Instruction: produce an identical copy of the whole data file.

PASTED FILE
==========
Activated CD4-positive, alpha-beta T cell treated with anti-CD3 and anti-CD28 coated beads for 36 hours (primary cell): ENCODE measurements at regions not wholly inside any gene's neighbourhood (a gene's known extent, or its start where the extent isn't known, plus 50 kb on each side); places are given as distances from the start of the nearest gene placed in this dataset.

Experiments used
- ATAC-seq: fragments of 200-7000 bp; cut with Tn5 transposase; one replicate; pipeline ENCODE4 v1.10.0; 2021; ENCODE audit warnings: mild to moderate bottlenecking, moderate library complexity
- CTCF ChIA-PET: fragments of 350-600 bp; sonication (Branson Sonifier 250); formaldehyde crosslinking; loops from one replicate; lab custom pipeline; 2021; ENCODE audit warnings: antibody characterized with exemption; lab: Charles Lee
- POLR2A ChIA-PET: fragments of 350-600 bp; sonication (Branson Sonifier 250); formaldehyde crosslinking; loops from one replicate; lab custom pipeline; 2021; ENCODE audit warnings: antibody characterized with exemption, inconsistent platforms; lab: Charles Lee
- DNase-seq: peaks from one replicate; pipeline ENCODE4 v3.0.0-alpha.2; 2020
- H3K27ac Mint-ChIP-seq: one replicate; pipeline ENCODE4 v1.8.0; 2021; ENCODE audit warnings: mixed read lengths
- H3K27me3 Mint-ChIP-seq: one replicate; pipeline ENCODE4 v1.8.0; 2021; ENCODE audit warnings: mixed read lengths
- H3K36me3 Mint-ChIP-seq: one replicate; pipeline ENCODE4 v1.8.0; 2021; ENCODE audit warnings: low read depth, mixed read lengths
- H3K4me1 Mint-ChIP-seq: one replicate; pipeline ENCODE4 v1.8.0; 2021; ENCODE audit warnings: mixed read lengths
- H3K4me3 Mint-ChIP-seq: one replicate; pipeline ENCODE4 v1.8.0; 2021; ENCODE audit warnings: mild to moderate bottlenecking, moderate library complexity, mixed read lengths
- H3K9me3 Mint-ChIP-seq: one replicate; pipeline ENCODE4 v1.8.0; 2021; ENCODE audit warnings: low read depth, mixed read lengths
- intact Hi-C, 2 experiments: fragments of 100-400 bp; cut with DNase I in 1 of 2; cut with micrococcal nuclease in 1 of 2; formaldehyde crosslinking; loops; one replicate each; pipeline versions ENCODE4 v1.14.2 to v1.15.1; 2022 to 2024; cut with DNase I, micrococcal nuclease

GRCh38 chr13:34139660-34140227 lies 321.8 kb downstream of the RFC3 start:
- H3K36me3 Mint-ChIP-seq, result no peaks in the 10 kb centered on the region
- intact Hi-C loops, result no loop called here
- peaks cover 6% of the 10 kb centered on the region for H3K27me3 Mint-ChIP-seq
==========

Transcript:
Activated CD4-positive, alpha-beta T cell treated with anti-CD3 and anti-CD28 coated beads for 36 hours (primary cell): ENCODE measurements at regions not wholly inside any gene's neighbourhood (a gene's known extent, or its start where the extent isn't known, plus 50 kb on each side); places are given as distances from the start of the nearest gene placed in this dataset.

Experiments used
- ATAC-seq: fragments of 200-7000 bp; cut with Tn5 transposase; one replicate; pipeline ENCODE4 v1.10.0; 2021; ENCODE audit warnings: mild to moderate bottlenecking, moderate library complexity
- CTCF ChIA-PET: fragments of 350-600 bp; sonication (Branson Sonifier 250); formaldehyde crosslinking; loops from one replicate; lab custom pipeline; 2021; ENCODE audit warnings: antibody characterized with exemption; lab: Charles Lee
- POLR2A ChIA-PET: fragments of 350-600 bp; sonication (Branson Sonifier 250); formaldehyde crosslinking; loops from one replicate; lab custom pipeline; 2021; ENCODE audit warnings: antibody characterized with exemption, inconsistent platforms; lab: Charles Lee
- DNase-seq: peaks from one replicate; pipeline ENCODE4 v3.0.0-alpha.2; 2020
- H3K27ac Mint-ChIP-seq: one replicate; pipeline ENCODE4 v1.8.0; 2021; ENCODE audit warnings: mixed read lengths
- H3K27me3 Mint-ChIP-seq: one replicate; pipeline ENCODE4 v1.8.0; 2021; ENCODE audit warnings: mixed read lengths
- H3K36me3 Mint-ChIP-seq: one replicate; pipeline ENCODE4 v1.8.0; 2021; ENCODE audit warnings: low read depth, mixed read lengths
- H3K4me1 Mint-ChIP-seq: one replicate; pipeline ENCODE4 v1.8.0; 2021; ENCODE audit warnings: mixed read lengths
- H3K4me3 Mint-ChIP-seq: one replicate; pipeline ENCODE4 v1.8.0; 2021; ENCODE audit warnings: mild to moderate bottlenecking, moderate library complexity, mixed read lengths
- H3K9me3 Mint-ChIP-seq: one replicate; pipeline ENCODE4 v1.8.0; 2021; ENCODE audit warnings: low read depth, mixed read lengths
- intact Hi-C, 2 experiments: fragments of 100-400 bp; cut with DNase I in 1 of 2; cut with micrococcal nuclease in 1 of 2; formaldehyde crosslinking; loops; one replicate each; pipeline versions ENCODE4 v1.14.2 to v1.15.1; 2022 to 2024; cut with DNase I, micrococcal nuclease

GRCh38 chr13:34139660-34140227 lies 321.8 kb downstream of the RFC3 start:
- H3K36me3 Mint-ChIP-seq, result no peaks in the 10 kb centered on the region
- intact Hi-C loops, result no loop called here
- peaks cover 6% of the 10 kb centered on the region for H3K27me3 Mint-ChIP-seq